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Tom Cotton's favorite talking point: ISIS is 'winning'

The far-right rookie senator wants Americans to believe Islamic State is "winning," despite the U.S. military offensive. Consider the evidence to the contrary.
Sen. Tom Cotton, R-Ark., heads to the Senate subway following a vote in the Capitol on Jan. 8, 2015. (Photo By Bill Clark/CQ Roll Call/Getty)
Sen. Tom Cotton, R-Ark., heads to the Senate subway following a vote in the Capitol on Jan. 8, 2015.
Eight years ago at this time, then-Senate Majority Leader Harry Reid (D-Nev.) offered a bleak assessment of the U.S. war in Iraq, which was almost immediately condemned by his Republican critics. Then-Senate Majority Leader Mitch McConnell (R-Ky.) speculated about how American troops "are going to react" to such discouraging rhetoric about America's enemies winning a war.
Rhetorical standards have changed in the years since. When Reid said our enemies had effectively prevailed, it was a scandal. But this year, Sen. Tom Cotton (D-Ark.) seems almost preoccupied with the assertion that Islamic State militants are "winning," despite the U.S. military offensive against the radical group.
In February, the far-right senator said that to "many radical Muslims all around the world," ISIS appeared to be "winning this war right now, and people like a winner." In March, Cotton added that the United States is "not winning" the conflict.
This week, the Arkansas Republican repeated the argument once again, this time to CNN's Wolf Blitzer.

"'[W]e just haven't rolled back the Islamic state at all over the last six or seven months, which would begin our air campaign. They've continued to hold the ground they've always had. They haven't advanced. But we're not holding back either. And that's not going to be enough to defeat them. [...] [T]he Islamic state seems to be winning right now. They're appealing to disaffected, alienated youth around the country who want to be with what they see as the winning horse."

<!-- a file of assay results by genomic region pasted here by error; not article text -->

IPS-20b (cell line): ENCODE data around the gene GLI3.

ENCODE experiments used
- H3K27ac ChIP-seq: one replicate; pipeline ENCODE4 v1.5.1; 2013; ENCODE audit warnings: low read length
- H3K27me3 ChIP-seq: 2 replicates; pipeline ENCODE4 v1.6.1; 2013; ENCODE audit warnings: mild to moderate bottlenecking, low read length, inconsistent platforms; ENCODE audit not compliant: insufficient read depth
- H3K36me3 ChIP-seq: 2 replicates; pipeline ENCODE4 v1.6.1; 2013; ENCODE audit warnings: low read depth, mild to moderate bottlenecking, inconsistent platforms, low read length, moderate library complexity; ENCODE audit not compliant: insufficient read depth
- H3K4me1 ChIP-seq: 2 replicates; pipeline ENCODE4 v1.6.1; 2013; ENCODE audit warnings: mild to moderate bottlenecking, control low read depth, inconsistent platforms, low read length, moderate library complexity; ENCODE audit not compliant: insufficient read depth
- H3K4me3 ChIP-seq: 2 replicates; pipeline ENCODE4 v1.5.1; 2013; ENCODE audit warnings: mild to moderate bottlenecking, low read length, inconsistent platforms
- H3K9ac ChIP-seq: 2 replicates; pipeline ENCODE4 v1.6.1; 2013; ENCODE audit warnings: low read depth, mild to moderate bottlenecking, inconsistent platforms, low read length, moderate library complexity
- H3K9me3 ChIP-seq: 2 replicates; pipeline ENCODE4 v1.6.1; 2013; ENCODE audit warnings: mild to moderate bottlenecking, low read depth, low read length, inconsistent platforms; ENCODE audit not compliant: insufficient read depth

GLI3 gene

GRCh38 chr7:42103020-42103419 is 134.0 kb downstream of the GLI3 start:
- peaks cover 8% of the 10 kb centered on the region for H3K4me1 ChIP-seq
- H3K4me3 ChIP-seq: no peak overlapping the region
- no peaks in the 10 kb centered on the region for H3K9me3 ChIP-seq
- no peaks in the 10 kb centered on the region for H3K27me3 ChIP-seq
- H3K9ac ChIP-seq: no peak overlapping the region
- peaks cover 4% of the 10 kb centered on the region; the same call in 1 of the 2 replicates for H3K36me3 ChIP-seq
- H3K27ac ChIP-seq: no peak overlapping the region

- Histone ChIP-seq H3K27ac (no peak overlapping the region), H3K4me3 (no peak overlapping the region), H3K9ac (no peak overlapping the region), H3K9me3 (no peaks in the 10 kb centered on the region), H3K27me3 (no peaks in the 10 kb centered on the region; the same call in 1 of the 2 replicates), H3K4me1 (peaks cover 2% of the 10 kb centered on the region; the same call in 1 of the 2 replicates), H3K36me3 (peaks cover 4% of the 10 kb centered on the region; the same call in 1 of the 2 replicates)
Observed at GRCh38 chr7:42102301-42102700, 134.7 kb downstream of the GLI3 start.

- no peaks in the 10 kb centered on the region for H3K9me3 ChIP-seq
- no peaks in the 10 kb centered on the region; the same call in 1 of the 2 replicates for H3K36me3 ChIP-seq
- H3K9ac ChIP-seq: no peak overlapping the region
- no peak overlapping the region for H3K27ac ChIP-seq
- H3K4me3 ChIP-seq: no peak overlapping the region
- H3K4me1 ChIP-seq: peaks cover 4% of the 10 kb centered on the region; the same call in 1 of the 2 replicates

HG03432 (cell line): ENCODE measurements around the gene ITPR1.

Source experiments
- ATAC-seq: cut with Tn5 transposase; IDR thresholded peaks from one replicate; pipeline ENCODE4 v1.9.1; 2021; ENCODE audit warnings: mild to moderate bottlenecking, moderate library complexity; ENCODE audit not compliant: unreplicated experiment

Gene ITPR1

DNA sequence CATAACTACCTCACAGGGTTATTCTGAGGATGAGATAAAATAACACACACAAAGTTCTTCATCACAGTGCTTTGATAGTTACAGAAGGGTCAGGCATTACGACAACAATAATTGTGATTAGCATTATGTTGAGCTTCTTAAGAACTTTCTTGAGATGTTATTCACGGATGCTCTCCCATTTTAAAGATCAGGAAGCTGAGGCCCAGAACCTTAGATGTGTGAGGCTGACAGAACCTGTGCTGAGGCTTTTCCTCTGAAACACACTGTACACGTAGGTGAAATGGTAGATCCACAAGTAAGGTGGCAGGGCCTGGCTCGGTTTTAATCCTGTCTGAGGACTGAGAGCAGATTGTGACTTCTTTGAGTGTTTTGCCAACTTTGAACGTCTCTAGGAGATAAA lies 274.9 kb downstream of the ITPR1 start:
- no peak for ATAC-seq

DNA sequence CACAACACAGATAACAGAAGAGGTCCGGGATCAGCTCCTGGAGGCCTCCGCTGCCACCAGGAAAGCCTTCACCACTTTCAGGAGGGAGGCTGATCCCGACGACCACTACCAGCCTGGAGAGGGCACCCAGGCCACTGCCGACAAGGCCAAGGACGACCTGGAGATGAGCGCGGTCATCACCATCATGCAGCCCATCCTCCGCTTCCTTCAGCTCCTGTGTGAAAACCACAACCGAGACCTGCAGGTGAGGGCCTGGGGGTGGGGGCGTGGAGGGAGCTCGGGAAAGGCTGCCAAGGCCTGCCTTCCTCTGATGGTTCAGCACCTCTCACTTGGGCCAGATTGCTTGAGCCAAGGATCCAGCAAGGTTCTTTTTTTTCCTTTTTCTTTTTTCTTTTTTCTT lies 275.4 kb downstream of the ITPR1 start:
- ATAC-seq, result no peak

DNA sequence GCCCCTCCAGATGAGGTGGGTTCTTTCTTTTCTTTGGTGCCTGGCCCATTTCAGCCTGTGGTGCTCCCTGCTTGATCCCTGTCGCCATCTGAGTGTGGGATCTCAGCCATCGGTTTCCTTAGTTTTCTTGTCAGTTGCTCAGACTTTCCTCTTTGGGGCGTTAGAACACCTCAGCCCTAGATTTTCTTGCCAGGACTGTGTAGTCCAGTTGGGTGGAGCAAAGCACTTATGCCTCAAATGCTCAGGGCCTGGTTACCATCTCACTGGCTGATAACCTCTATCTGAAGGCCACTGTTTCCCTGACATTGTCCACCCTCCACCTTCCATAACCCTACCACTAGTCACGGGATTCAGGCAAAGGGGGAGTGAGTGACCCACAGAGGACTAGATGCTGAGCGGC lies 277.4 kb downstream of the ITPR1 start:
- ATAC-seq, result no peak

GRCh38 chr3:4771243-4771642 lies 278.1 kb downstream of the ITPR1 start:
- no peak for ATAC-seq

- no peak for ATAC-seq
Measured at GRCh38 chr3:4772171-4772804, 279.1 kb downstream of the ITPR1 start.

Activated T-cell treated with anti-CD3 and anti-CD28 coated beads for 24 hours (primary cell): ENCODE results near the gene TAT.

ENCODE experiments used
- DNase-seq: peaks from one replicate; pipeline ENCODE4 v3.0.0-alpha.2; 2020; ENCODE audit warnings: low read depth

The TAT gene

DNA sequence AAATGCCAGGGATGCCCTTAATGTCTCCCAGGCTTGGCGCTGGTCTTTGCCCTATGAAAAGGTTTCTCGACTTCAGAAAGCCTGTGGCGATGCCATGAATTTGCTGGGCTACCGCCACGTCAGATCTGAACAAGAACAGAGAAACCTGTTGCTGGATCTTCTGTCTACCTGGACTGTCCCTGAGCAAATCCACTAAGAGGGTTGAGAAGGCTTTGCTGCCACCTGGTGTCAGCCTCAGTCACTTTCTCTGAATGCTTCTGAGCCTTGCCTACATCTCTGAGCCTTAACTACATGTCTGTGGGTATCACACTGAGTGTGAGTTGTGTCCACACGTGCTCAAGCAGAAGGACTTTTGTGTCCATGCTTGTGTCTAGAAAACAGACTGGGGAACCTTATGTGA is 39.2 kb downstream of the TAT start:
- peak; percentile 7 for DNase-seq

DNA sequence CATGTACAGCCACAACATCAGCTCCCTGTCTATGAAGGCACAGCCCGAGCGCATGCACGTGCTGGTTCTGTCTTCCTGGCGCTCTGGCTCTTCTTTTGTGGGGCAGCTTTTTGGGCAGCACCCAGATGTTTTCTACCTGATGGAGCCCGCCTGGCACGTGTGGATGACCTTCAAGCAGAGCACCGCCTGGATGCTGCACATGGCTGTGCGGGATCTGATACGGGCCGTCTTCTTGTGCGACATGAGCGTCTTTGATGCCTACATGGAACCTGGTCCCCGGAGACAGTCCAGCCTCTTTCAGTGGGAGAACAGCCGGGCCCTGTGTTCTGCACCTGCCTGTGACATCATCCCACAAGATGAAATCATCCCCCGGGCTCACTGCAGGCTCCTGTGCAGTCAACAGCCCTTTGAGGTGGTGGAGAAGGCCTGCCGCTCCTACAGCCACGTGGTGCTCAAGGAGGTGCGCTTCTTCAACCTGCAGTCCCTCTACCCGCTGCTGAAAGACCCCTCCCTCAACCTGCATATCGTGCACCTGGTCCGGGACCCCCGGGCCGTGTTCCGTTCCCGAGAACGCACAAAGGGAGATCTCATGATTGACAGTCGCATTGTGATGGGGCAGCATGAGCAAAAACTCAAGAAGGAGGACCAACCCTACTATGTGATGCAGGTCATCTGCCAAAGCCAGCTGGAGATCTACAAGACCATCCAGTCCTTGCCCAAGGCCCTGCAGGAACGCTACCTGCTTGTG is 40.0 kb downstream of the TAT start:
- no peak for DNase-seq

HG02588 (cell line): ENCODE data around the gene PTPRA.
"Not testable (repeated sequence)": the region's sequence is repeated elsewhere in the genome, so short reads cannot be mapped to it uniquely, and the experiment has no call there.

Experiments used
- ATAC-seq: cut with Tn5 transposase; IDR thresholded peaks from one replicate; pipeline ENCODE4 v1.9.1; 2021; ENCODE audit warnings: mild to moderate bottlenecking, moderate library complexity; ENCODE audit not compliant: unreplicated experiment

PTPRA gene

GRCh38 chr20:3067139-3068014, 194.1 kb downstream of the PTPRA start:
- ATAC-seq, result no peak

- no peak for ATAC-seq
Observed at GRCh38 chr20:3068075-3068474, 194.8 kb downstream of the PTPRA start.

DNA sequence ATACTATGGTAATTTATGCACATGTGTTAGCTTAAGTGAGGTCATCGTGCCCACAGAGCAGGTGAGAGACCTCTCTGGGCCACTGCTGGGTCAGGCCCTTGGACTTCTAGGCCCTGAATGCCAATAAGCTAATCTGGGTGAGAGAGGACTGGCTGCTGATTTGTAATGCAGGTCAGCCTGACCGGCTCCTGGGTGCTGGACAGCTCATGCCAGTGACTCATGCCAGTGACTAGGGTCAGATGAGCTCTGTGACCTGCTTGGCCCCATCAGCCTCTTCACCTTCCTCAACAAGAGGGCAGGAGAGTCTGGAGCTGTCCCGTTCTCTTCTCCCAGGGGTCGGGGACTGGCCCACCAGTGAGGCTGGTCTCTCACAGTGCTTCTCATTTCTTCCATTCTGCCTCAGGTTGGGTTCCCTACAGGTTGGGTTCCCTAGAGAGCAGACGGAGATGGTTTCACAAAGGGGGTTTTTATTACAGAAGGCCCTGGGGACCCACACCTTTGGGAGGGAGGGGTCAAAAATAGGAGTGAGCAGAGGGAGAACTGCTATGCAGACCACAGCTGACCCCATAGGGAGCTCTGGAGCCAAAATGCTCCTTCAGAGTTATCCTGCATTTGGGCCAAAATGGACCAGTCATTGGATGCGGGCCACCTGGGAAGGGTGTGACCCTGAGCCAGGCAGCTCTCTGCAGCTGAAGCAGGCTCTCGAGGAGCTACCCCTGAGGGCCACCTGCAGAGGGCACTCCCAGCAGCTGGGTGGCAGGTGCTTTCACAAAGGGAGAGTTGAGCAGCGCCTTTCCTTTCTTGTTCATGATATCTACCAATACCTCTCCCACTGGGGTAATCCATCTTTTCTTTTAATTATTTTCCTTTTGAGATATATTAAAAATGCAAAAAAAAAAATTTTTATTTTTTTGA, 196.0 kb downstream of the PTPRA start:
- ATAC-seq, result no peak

Apparently, by 2015 standards, there's nothing shocking about Cotton's dour assessment. But this raises a related question: is the senator right on the merits?
Vox's Zack Beauchamp makes a detailed and compelling case that the rookie senator doesn't know what he's talking about.

[The senator's assessment] is, in fact, the exact opposite of what is occurring. ISIS is losing substantial ground in Iraq, and it's hard to imagine why Cotton is insisting otherwise. Let's start with his claim that ISIS "hasn't been rolled back" in the past six or seven months. Here are a few places where ISIS has, in fact, been rolled back: (1) In August, ISIS lost control of the Mosul Dam, a critical part of northern Iraq's infrastructure. (2) In October, Iraqis pushed ISIS out of Jurf al-Sakhar, a former ISIS stronghold near Baghdad. (3) In January, Kurdish forces took Kiske, a northern town that sits on a critical ISIS supply line between its territory in Syria and Iraq. (4) In April, Iraqi forces pushed ISIS out of Tikrit, Saddam Hussein's hometown and a major Sunni city. [...] Cotton's implication that American airstrikes have played no role in hurting ISIS is also quite clearly wrong. [Iraq expert Michael Knights called] "Western air/intel" a "key determinant" of ISIS's defeats, as it "greatly reduces [ISIS's] ability to surprise, evade, [and] counterattack" against increasingly effective Iraqi forces.

In all likelihood, Cotton's missteps are motivated by knee-jerk partisanship -- his contempt for President Obama leads the far-right senator to look for ways to blame the White House and undermine public confidence in the administration's national-security strategy.
But while ISIS and Cotton both want Americans to believe the group is thriving, there's clearly ample evidence to the contrary.